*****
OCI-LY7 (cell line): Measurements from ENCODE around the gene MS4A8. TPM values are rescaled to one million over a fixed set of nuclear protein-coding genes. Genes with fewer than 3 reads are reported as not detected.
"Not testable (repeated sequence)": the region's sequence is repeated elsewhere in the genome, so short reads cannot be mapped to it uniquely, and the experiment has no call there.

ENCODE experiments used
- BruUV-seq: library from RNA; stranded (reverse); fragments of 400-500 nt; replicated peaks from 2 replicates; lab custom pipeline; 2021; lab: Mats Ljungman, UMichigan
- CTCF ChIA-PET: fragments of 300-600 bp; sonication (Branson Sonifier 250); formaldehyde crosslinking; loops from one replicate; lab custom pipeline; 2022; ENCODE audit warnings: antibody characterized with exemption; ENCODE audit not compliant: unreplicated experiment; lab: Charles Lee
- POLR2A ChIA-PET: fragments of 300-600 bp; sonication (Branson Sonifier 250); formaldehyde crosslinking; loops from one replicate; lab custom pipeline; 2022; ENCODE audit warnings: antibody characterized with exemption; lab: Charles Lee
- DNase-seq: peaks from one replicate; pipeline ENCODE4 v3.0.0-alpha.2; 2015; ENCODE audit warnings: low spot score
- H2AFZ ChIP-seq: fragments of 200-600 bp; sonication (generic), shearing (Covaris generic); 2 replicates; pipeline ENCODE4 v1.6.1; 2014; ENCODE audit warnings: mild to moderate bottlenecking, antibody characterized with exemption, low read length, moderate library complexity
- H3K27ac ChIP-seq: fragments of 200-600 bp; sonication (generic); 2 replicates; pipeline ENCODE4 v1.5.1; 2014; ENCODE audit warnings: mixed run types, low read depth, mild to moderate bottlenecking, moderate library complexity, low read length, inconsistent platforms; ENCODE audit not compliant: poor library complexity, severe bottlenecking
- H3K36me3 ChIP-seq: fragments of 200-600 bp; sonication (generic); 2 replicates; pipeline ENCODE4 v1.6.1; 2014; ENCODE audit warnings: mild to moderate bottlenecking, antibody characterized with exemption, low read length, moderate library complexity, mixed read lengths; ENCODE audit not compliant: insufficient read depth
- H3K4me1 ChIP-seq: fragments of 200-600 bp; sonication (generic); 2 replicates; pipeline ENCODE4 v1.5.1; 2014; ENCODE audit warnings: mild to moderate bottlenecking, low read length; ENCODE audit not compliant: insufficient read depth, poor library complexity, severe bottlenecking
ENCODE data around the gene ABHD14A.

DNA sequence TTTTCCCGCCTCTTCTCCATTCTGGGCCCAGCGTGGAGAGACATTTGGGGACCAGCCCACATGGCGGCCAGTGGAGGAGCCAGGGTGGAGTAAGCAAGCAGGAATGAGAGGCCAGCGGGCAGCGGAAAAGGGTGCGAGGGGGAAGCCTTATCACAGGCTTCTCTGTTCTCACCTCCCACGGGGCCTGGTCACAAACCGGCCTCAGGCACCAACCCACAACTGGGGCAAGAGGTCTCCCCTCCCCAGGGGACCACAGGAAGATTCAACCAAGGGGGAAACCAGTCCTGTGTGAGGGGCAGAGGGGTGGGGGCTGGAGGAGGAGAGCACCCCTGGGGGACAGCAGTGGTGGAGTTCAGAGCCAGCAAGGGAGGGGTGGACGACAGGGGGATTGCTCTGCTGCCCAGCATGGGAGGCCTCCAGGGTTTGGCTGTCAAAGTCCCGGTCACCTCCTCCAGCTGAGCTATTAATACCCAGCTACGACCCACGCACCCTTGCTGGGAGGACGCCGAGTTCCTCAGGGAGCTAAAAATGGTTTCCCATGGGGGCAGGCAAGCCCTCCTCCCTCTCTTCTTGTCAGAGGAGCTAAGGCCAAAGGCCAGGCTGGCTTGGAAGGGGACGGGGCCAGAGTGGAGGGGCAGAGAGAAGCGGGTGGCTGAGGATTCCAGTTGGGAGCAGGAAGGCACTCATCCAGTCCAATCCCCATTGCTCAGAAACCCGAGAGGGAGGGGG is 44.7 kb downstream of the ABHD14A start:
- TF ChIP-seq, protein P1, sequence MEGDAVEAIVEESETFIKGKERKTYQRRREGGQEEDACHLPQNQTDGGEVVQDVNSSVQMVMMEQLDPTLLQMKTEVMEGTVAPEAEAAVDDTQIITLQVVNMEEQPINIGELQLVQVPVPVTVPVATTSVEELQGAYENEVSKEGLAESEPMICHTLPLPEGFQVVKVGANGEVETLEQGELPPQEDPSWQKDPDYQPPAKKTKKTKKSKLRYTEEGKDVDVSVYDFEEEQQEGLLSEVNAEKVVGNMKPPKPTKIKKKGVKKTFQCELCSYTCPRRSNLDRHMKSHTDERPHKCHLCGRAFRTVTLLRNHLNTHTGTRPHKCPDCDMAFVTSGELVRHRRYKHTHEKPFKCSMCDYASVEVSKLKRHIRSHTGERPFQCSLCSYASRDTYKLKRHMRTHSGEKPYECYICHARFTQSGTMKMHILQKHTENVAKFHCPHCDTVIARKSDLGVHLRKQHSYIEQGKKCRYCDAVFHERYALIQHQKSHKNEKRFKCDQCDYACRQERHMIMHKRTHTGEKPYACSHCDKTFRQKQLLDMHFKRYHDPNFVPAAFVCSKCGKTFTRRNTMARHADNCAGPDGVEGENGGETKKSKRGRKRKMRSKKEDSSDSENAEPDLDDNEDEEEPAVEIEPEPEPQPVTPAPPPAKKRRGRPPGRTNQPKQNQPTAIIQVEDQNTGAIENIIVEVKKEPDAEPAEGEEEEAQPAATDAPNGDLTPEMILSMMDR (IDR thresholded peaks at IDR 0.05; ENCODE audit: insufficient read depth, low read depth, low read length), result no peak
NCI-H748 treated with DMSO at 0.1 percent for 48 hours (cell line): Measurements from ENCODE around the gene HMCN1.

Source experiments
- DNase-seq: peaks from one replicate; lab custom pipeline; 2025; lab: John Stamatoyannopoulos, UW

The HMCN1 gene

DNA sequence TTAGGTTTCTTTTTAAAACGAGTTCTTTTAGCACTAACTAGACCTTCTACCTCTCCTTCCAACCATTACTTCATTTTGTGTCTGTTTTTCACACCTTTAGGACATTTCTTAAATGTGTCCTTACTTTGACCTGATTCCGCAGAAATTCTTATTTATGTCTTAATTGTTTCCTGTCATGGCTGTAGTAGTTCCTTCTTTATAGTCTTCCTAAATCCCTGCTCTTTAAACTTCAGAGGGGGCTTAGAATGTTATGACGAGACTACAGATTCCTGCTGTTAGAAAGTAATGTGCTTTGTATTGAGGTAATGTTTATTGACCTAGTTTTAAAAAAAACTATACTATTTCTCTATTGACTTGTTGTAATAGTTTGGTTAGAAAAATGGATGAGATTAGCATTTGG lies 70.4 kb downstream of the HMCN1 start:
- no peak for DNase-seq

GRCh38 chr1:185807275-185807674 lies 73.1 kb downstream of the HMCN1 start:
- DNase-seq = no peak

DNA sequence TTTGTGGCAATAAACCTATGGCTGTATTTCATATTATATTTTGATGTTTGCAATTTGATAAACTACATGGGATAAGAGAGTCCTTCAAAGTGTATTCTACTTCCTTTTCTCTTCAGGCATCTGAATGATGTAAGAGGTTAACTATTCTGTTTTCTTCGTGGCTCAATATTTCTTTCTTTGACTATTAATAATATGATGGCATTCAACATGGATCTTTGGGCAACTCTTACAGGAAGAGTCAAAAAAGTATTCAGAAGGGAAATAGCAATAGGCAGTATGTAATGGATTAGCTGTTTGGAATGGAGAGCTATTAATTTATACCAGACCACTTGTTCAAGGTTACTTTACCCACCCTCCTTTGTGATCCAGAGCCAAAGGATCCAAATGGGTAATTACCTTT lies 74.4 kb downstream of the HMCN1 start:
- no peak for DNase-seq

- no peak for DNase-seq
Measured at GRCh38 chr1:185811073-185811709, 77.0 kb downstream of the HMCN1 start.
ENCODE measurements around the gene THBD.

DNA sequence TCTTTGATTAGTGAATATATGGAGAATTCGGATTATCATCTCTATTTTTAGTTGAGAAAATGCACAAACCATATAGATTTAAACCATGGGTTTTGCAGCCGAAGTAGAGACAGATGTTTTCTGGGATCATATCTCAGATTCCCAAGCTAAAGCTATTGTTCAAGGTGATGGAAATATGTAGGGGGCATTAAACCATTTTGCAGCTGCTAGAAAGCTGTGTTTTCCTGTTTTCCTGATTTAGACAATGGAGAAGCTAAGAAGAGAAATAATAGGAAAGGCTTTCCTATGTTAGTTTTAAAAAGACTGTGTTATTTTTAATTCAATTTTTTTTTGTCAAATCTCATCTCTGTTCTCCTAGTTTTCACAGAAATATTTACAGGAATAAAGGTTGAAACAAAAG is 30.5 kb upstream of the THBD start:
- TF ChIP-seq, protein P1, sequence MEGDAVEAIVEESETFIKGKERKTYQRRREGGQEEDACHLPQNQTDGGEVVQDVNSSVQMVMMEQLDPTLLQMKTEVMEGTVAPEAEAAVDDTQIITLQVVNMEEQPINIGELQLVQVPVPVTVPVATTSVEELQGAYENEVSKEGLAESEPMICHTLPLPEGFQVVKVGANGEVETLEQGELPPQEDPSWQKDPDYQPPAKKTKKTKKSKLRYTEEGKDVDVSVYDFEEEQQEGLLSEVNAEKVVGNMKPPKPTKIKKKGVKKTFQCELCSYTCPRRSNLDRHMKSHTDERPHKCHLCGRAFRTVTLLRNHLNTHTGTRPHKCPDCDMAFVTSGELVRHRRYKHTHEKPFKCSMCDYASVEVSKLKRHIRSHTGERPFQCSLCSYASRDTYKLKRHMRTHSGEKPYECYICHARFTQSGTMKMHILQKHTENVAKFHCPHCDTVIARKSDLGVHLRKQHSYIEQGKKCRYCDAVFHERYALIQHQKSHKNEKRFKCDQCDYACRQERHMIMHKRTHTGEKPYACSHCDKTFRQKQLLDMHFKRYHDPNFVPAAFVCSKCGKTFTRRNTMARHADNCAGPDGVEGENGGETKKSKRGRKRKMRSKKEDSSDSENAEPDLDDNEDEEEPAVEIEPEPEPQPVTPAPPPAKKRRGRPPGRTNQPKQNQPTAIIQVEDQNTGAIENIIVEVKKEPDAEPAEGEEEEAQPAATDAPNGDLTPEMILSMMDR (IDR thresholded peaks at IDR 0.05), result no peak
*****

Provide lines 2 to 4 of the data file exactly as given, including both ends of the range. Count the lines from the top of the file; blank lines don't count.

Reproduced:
"Not testable (repeated sequence)": the region's sequence is repeated elsewhere in the genome, so short reads cannot be mapped to it uniquely, and the experiment has no call there.

ENCODE experiments used
- BruUV-seq: library from RNA; stranded (reverse); fragments of 400-500 nt; replicated peaks from 2 replicates; lab custom pipeline; 2021; lab: Mats Ljungman, UMichigan